Investor price discrimination is the thin edge of the tapering wedge
Primary covered bond sales have gone smoothly so far this year, with borrowers continuing to pay negligible new issue premiums and still attracting comfortably oversubscribed order books. But look a little closer and its clear there’s been a perceptible change. Investors are fighting back, and beginning to get their way.
For the first time in months, covered bond buyers are holding out for the last basis point. It may not seem like much but it does suggest a distinct change from 2017 when they blithely accepted aggressive pricing tactics.
Issuers with size ambitions have still enjoyed exceptional pricing by historical standards but, in contrast to last year, some have been unable to tighten spreads by more than one iteration. And borrowers that have managed to tighten have had to accept smaller deals for the privilege.
DNB Boligkreditt did not believe that its €2.2bn order book, that was good at 10bp through mid-swaps, could support a €1.5bn trade at 11bp through. Canadian Imperial Bank of Commerce, which attracted €1.9bn orders at 4bp through mid-swaps, saw orders fall to €1.6bn at 5bp through.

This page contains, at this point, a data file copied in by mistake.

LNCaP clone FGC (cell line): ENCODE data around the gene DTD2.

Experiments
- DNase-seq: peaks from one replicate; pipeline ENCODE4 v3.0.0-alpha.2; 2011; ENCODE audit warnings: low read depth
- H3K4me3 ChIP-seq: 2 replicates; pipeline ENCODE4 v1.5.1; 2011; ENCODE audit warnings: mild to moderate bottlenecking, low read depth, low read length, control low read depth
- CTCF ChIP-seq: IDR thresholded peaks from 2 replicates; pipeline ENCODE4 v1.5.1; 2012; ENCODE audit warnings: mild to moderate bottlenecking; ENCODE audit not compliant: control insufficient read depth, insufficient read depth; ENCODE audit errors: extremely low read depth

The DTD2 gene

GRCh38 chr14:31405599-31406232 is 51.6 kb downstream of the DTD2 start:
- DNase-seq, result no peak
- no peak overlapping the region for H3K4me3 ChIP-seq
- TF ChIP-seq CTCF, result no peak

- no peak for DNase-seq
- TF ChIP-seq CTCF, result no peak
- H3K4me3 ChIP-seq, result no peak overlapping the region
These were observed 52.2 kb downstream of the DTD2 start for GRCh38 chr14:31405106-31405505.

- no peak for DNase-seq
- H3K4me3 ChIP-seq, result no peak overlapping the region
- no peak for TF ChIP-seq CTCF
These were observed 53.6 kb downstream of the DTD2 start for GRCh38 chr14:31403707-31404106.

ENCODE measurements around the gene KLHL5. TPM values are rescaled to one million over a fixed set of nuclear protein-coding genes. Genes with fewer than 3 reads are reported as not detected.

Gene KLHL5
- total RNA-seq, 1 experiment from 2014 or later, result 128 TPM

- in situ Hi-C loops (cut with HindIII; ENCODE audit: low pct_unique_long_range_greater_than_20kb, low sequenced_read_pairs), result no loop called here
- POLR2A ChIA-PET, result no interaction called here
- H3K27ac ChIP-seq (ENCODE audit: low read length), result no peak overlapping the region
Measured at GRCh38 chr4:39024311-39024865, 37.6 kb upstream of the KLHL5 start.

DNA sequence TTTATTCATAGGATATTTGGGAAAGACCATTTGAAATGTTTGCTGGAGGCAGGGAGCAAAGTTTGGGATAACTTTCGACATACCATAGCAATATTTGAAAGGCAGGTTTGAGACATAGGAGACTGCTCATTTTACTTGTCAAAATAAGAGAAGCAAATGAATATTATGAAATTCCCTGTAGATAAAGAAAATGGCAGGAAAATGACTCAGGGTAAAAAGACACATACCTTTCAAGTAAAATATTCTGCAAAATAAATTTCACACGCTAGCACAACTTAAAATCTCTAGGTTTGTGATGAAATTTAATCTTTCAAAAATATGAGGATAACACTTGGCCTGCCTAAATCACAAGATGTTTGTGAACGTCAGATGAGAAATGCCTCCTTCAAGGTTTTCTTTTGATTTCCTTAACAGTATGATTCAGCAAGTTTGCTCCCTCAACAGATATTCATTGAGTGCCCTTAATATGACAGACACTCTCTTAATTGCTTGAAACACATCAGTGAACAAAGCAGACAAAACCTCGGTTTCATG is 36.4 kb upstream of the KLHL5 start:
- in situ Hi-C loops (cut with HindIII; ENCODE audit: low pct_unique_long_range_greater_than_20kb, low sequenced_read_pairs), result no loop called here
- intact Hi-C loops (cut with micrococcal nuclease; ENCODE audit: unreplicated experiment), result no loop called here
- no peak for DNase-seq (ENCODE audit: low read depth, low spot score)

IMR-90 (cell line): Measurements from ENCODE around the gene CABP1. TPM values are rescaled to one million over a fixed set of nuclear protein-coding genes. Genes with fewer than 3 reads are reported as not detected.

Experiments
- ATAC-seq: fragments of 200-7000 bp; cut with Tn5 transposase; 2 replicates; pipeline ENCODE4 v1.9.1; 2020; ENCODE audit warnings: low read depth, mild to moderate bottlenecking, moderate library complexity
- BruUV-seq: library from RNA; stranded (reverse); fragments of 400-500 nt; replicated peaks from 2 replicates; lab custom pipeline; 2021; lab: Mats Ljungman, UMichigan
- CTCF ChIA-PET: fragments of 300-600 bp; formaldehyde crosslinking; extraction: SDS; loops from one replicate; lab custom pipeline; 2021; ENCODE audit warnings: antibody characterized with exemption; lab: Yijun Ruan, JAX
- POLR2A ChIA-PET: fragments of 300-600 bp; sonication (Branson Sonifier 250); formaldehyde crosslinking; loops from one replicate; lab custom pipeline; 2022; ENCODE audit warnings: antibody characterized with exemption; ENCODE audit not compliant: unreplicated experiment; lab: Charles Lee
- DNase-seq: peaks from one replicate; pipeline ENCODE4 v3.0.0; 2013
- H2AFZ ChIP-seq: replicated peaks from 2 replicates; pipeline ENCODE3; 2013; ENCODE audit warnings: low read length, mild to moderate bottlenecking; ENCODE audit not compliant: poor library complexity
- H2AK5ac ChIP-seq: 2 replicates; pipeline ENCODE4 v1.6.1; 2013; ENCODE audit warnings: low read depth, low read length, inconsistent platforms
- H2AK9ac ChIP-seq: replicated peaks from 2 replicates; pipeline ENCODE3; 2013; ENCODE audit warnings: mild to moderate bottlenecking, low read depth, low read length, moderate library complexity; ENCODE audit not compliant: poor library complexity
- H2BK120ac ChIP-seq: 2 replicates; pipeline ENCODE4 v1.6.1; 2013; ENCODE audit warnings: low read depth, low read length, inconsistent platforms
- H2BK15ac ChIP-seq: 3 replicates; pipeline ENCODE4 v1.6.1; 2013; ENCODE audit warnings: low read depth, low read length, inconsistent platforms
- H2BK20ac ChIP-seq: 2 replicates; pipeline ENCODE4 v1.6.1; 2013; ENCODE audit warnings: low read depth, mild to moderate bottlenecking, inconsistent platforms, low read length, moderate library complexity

NordLB opted to keep pricing at 8bp through so it could issue a €1bn trade, while Société Générale, which had a €1.5bn order book at 7bp through, printed a €750m trade at 9bp through.
In the government bond market, deals have started at more generous levels to ensure strong early order book momentum. But the rise in yields that took place over year-end may have masked investor dissent, helping to propel demand more than would have otherwise been the case.
As issuers go into blackout the drop in supply will offer a reprieve giving cause for comfort, or complacency. But don’t be fooled, the end game may be a way off but the balance has already tilted in favour of investors.